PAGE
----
HE-0001: New I-26 Interchange - Buncombe Co.
HE-0001: New I-26 Interchange - Buncombe Co.
The N.C. Department of Transportation proposes to construct a new interchange along Interstate 26 and a roadway extension to connect with a future state road, Frederick Law Olmsted Way East, which connects to N.C. 191 in Buncombe County, NC. The project is located approximately 6 miles south of Asheville along I-26 near mile marker 35, north of the Blue Ridge Parkway and south of the I-26 bridge over the French Broad River. The purpose of the proposed project is to address the lack of network connectivity between N.C. 191 and I-26 in southern Buncombe County and to accommodate current and planned growth.
The Biltmore Park West property, located between I-26 and N.C. 191 in this area, is currently under development. The property will be accessed via a new roadway intersecting N.C. 191 at Frederick Law Olmsted Way. The private developer is currently constructing a new bridge over the French Broad River and the new 2 lane road, Frederick Law Olmsted Way East, to connect to the Pratt & Whitney Manufacturing Center, also currently under construction.
As with many private development projects where NCDOT anticipates accepting ownership of the roadway infrastructure, NCDOT has reviewed and approved all preliminary plans for the French Broad River bridge and new roadway and has an inspector on-site to confirm that the privately-built transportation infrastructure is constructed to NCDOT standards. The proposed project would construct a new interchange and two-lane road to connect to Frederick Law Olmsted Way East.
NCDOT and the Federal Highway Administration (FHWA) have selected Interchange Concept 3 as the Preferred Alternative for the new I-26 interchange project.
The Preferred Alternative includes:
Left exit/entrance ramps connecting to I-26 Asheville bound (westbound) traffic
Location at the north end of the I-26 divided section, south of the French Broad River and north of the Blue Ridge Parkway
NCDOT is evaluating the Preferred Alternative interchange configuration (e.g., diamond interchange, diverging diamond interchange) based on detailed traffic operations analysis.
The Preferred Alternetive was selected based on:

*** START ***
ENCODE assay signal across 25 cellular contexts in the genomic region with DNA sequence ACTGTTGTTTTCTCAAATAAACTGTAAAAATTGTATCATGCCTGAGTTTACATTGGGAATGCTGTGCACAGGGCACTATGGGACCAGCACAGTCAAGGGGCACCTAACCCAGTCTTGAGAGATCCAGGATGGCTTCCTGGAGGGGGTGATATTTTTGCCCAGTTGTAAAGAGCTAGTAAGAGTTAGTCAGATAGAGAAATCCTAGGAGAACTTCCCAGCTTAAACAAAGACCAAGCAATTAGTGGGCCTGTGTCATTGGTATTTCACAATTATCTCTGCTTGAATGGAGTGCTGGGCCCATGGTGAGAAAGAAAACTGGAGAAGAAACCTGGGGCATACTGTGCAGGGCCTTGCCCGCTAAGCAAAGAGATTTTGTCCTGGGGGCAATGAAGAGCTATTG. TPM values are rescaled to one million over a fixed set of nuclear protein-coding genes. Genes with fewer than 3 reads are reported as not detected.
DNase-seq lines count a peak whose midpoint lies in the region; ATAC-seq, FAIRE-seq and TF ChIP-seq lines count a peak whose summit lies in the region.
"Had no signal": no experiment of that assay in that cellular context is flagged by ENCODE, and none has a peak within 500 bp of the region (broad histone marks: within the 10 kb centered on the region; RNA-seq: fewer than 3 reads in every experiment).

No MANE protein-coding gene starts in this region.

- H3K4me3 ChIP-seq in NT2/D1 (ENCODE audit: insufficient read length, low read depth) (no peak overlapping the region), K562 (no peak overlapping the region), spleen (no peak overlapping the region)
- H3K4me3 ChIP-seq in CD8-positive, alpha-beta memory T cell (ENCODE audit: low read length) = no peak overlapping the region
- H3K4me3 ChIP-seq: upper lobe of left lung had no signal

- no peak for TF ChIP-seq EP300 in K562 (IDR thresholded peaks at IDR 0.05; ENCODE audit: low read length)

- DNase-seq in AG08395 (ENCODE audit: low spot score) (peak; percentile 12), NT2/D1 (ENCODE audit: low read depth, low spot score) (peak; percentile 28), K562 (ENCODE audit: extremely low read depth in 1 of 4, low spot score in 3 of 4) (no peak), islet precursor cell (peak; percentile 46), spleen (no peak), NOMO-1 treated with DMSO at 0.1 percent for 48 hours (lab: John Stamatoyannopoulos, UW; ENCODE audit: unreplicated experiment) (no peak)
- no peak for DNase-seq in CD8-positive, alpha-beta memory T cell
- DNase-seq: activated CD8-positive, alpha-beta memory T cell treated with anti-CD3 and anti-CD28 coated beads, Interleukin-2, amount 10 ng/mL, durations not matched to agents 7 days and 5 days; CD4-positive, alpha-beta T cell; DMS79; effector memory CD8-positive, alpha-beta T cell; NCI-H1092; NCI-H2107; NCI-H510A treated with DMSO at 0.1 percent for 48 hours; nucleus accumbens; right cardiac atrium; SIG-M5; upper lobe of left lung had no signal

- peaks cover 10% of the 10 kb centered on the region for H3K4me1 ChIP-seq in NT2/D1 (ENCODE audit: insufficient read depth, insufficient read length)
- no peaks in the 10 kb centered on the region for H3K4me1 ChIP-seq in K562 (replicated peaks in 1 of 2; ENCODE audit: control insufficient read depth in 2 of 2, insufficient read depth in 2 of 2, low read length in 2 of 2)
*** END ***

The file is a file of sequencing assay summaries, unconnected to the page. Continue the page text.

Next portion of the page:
Assessment of the comments received during the Public Comment Period
Review of the results of the potential impact assessment for the three interchange concepts
In conjunction with federal and state environmental agency partners, Interchange Concept 3 was determined the least Environmentally Damaging Alternative
Jurisdictional Waters - Stream Total (ft)
Biltmore Estate National Historic Landmark (NHL) (acre)
NCDOT has refined the Interchange Concept 3/Preferred Alternative in the following ways:
Shifted the interchange about 300 feet to the south
skewed the interstate bridge/overpass to the south
Shifted the on- and off-ramps to the east
Lengthened the on- and off-ramps
A video explaining how to read a public hearing or public meeting map can be viewed below.
A diverging diamond interchange allows two directions of traffic to temporarily cross to the left side of the road. It moves high volumes of traffic through an intersection without increasing the number of lanes and traffic signals. This movement provides easier access to an interstate.
For more information on Diverging Diamond Intersections, please watch the following video or visit the NCDOT Diverging Diamond Webpage.
General safety of merging out of and into the left lane (high speed lane) for Interchange Concepts 1 and 3 (left exit concepts), specifically related to truck traffic (lane restrictions, weaving, and steep grades)
The shorter length of the merge lanes and ramps for Interchange Concept 3
NC 191 (Brevard Road) congestion, both increasing and decreasing because of the proposed project
Local transportation project priorities
Please refer to the Public Comment Summary for a complete review of public comments received and NCDOT’s responses to the questions and comments raised during the public comment period.
Project Development & Design
Public Comment Period
Although the N.C. Department of Transportation works to minimize the number of homes and businesses displaced by a road project, it is inevitable, in many cases, that a certain amount of private property is needed. The following information explains right of way acquisition and answers questions about the process.
Right of way Acquisition Process Videos